A related, but potentially more serious, objection to the Electoral College -- indeed, the objection that, I'm sure, motivates most people who object to it -- is that it can result in a minority of popular voters getting the candidate of their choice over the candidate receiving the greatest number of popular votes. ... This objection, too, is weakened when one considers that such outcomes can occur in legislatures based upon geographical representation where there is uneven distribution of the voting population across the electoral districts.Or in other words, people who have a problem with the Electoral College should have a problem with the Senate as well. In fact, they should have a bigger problem with the Senate, since it diverges much further from proportional representation than does the Electoral College. (Each state has electoral votes equal to its total number of senators and representatives.)
The 25 most-populated U.S. states have a total population of about 235 million people. The population of the 25 least-populated states totals just about 70 million people.
With each state sending two Senators to Capitol Hill, it's clearly possible that a majority of U.S. Senators will vote for a bill even though, if citizens themselves directly voted on the bill, the vote would go in the other direction.
But Boudreaux’s argument can be made even stronger, because it does not actually depend on uneven distribution of population across electoral districts. You can get the very same effect -- i.e., policies being adopted with only minority support -- when electoral districts represent equal-sized groups of constituents, as long as the groups have sufficiently different divisions of opinion.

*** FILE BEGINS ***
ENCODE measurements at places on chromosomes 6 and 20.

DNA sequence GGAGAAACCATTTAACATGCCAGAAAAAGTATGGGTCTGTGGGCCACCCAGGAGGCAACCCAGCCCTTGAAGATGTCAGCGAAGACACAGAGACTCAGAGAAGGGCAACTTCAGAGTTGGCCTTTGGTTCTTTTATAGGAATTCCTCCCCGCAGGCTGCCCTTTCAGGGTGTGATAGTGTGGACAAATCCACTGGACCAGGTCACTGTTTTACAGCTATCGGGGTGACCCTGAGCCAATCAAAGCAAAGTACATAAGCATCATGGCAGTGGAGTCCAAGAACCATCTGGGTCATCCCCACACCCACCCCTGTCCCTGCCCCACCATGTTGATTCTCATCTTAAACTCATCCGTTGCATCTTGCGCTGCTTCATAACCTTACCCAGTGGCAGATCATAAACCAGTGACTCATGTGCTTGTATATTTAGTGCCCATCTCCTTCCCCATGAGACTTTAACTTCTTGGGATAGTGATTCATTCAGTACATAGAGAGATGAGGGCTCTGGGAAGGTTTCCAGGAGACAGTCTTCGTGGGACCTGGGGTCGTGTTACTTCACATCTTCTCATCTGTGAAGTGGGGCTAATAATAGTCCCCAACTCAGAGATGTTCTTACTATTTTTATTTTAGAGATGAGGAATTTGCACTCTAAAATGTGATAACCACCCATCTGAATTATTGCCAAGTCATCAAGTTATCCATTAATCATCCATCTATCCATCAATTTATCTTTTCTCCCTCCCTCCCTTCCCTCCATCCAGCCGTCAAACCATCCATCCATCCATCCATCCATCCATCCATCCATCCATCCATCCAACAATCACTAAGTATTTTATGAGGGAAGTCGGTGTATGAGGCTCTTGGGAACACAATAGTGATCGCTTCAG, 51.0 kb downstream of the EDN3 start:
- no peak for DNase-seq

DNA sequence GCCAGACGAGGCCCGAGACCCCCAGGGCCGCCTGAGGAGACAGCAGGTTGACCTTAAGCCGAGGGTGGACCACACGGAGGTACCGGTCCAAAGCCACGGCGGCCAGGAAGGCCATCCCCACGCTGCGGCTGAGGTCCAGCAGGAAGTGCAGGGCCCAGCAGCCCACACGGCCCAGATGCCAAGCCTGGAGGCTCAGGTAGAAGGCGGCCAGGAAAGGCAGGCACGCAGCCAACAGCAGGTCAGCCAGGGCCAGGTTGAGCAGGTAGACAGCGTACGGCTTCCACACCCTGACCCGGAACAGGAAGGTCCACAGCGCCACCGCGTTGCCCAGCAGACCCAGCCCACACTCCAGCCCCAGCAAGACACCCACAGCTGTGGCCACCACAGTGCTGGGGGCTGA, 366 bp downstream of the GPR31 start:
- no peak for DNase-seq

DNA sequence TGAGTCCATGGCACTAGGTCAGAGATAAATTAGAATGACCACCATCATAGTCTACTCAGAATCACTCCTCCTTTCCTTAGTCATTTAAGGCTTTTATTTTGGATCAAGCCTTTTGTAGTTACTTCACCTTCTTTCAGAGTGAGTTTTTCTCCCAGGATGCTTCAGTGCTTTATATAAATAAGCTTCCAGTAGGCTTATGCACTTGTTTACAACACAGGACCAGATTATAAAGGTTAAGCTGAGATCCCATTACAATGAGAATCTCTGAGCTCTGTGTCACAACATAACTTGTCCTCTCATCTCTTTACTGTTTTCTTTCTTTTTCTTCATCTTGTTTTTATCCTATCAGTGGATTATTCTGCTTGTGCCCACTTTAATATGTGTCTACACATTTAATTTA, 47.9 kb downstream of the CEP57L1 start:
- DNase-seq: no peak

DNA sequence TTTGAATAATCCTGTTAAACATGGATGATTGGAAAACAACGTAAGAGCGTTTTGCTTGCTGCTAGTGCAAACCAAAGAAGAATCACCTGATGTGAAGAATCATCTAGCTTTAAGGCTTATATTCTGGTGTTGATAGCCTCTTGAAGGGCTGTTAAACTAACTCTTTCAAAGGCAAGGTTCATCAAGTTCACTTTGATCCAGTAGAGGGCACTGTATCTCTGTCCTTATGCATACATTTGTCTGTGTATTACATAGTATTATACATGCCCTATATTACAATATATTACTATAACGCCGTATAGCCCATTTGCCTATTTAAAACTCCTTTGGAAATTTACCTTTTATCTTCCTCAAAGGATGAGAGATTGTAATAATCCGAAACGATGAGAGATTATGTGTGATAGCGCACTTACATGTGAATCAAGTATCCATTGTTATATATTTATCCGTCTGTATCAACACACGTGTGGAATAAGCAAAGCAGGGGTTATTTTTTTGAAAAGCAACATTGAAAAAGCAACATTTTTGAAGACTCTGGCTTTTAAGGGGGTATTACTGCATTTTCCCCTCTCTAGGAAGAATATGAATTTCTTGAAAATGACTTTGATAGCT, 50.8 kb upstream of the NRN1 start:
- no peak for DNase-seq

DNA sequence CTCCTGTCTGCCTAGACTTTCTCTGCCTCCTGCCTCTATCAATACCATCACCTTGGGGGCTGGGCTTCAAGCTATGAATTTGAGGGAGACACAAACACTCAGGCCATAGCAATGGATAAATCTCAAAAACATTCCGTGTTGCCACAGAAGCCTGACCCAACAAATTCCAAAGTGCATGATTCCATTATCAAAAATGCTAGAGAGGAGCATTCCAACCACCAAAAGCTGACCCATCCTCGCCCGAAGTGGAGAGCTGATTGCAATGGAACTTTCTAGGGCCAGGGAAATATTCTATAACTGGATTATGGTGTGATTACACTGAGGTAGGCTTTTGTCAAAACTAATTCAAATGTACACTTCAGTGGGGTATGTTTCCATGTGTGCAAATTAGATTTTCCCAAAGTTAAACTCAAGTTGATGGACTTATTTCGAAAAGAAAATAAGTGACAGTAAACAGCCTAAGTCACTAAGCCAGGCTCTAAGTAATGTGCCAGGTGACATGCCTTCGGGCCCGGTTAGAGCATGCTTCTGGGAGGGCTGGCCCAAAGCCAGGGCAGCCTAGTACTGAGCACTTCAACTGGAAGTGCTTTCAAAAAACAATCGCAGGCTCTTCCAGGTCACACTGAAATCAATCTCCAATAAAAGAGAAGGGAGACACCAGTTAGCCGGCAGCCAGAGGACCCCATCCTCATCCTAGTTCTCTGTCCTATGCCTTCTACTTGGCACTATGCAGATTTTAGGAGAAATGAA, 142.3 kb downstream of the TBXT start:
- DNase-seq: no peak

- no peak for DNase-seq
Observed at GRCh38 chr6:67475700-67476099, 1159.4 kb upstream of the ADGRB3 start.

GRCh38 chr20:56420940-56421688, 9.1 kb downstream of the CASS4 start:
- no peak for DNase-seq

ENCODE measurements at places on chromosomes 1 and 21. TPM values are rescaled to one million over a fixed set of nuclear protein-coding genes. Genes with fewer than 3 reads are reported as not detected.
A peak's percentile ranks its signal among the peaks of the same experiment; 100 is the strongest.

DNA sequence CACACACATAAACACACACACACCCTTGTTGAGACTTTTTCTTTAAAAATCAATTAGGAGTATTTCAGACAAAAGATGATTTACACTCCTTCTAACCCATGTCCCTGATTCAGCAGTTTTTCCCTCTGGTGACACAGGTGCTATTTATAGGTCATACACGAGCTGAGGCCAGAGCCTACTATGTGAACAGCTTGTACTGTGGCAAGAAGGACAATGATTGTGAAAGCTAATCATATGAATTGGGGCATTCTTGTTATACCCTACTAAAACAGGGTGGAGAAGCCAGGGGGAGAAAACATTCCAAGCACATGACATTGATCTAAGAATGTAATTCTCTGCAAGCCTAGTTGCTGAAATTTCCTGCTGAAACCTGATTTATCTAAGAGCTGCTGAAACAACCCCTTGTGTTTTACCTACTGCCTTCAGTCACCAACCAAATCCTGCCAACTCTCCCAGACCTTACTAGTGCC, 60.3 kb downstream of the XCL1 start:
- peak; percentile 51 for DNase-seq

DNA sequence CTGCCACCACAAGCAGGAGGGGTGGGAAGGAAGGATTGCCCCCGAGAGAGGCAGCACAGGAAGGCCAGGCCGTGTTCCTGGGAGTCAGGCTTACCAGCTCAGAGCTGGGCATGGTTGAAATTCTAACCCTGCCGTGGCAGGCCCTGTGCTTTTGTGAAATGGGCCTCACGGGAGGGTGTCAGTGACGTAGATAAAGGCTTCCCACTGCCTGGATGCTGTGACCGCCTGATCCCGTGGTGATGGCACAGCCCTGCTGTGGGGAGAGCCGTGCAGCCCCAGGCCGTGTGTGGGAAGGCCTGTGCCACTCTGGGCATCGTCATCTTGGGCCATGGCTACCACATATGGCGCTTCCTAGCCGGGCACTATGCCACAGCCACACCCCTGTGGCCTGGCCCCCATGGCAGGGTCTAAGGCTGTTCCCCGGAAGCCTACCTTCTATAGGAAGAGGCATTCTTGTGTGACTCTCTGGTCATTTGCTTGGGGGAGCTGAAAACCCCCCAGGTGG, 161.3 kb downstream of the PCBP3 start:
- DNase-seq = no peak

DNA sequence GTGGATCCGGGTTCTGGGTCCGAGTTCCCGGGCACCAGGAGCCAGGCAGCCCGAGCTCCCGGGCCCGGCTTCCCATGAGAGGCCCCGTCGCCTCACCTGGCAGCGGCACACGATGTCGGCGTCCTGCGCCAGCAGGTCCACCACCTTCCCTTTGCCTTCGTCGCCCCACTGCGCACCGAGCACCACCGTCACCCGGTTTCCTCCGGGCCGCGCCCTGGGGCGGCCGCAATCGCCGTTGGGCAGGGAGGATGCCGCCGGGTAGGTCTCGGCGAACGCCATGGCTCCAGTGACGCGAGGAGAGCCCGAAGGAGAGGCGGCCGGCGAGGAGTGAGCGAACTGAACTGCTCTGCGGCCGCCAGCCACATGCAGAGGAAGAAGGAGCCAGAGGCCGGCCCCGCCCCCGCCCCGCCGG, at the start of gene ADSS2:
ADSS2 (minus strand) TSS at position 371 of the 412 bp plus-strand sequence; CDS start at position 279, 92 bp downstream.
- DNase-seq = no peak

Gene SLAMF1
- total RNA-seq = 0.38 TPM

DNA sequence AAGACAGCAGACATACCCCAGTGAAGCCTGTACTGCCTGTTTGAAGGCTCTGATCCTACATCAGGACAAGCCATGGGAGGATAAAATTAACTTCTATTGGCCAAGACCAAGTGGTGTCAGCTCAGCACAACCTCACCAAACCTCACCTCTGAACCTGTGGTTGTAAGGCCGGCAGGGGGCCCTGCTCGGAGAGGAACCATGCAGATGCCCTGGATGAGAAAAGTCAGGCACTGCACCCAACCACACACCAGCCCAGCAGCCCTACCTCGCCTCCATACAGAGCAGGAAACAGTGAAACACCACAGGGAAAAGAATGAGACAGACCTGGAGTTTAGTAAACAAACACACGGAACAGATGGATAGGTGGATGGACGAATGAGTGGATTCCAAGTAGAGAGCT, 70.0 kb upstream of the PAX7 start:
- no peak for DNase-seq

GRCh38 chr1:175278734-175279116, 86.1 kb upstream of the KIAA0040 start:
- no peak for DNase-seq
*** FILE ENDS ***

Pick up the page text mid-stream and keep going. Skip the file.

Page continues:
Here’s a very simple example. Say you have a legislature composed of five representatives, each representing 100 constituents. Each representative votes in line with his constituents’ majority opinion. Legislators Jameson, Johnson, and Jones vote for policy A over policy B, because 70% of their constituents prefer A. Legislators Smith and Stone vote for policy B, because 100% of their constituents prefer B. As a result, policy A gets passed into law, even though the overall population favors policy B by a 290 to 210 margin.
And if you think about it, that’s pretty much what happens when there’s an electoral-popular split in a presidential election. Yes, the states do have different numbers of electoral votes, so that produces part of the effect. But for the most part, the split seems to be driven by the existence of some large states with close divisions of opinion (like Florida in 2000) and other large states with lopsided divisions of opinion (like California).
So Boudreax’s point can be broadened to this: people who have a problem with the Electoral College should also have a problem with representative, as opposed to direct, democracy. Any representative democracy creates the real possibility of policies being adopted that are opposed by a majority of the public.